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Old November 7th, 2003, 07:35 PM   #1
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Apple/HDV editing solutions, links and more

Solutions, links, questions and answers about Apple and HDV editing solutions go here!

(Note: I'm sure many of you know most of this, but it's probably good to have it all in one convenient place.)

Before you do anything, surf over here, if you've never been (I FINALLY did!). Not much to see, but it shows that Apple (cough, cough!) can find out about licensing HDV for, well, helping us Apple Heads out:

http://www.hdv-info.org/

1. Well, Heuris' package looks nice, but at nearly $5,000 (!!!), it's a rip-off. I'd rather buy the AJA Kona HD/Io (SD) cards combo pack for the same price!

http://www.heuris.com/MPEGProducts/I...lkit/index.htm

It does have some steps, not unlike some of the stuff Mullen and Mogg mention (of course, I'm not talking only about HDVCinema or Paul's solution). Here's a link to the list, as I don't want to have (c) issues with Heuris:

http://www.heuris.com/MPEGProducts/I...t/features.htm

2. And of course, our own Steve Mullen offers his solution here: http://www.mindspring.com/~d-v-c/

Now, I'm hoping someone can take over with links to other solutions, because everything else is PC-based (Vitrual PC, anyone, or will I crash my G5?). Paul, et al, can you put up links in a post and maybe some instructions on how you figured out how to edit HDV on the Apple?

Also, to create clickable links, make one of these:



Note: DON'T put a space between the lfirst "]" and the next "[" like I did. Then, put the website url in between there. It will make a link for people to click on.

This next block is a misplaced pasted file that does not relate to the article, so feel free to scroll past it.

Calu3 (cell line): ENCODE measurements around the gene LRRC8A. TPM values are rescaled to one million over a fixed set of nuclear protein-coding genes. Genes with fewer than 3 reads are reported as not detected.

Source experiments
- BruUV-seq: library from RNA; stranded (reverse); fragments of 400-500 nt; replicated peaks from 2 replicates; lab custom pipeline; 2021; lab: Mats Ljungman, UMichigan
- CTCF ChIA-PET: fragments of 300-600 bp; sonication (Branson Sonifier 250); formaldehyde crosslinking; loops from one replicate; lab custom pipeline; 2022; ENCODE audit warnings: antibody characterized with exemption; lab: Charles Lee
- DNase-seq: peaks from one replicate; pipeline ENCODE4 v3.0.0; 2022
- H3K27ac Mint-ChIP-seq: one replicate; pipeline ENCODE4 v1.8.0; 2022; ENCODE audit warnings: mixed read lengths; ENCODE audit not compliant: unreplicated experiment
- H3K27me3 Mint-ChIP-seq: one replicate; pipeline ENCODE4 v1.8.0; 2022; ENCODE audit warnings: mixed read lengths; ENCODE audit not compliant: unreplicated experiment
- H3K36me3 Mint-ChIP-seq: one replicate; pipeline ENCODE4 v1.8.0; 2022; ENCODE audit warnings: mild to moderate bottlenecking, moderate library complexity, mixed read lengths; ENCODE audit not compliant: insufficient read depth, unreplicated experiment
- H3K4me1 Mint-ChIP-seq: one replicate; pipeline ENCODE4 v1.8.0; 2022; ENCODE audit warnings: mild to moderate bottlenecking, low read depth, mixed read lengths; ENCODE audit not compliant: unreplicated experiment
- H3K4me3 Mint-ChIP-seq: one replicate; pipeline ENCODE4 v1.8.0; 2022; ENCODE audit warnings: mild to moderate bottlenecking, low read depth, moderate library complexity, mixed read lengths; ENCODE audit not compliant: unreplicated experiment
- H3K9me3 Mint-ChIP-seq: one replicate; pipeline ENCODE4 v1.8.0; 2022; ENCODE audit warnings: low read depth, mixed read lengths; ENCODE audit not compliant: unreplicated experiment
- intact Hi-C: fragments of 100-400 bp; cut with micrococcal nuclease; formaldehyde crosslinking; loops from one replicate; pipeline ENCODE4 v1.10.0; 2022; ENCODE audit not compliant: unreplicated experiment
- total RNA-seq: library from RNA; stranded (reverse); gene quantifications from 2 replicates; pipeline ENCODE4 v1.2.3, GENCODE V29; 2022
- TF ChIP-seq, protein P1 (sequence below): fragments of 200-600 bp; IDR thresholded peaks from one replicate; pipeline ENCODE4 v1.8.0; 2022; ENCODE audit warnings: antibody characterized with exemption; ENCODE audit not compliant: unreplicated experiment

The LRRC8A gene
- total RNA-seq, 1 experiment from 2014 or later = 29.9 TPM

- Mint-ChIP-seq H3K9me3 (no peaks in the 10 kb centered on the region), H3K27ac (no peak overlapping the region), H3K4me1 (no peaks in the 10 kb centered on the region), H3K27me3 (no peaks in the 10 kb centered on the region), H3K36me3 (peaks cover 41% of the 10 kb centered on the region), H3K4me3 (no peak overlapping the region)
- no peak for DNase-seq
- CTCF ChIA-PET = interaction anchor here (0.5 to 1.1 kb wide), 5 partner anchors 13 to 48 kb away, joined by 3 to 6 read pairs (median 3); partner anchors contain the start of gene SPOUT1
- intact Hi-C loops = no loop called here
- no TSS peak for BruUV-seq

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Old November 9th, 2003, 08:44 PM   #2
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Good idea, Heath, and we'll try to get the Aspect HD guys back in here.
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Old November 9th, 2003, 11:54 PM   #3
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I'd like to keep this thread open to the solutions. If Paul, Eric, etc. can post up their solutions with instructions, that would keep it in one place.

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Old November 10th, 2003, 12:47 PM   #4
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Here's some interesting information from the moderator over at the ffmpegx forum, who I've ben trying to cajole into supporting HD encoding in ffmpegx, which he says he will do, but I have no timeframe on this, to quote from his post......



"I should mention .. main concept will be releasing thier stand alone encoder for both macs and linux - prob. by the end of the year . it encodes to HD and also transport streams (mpeg audio only - for now) .."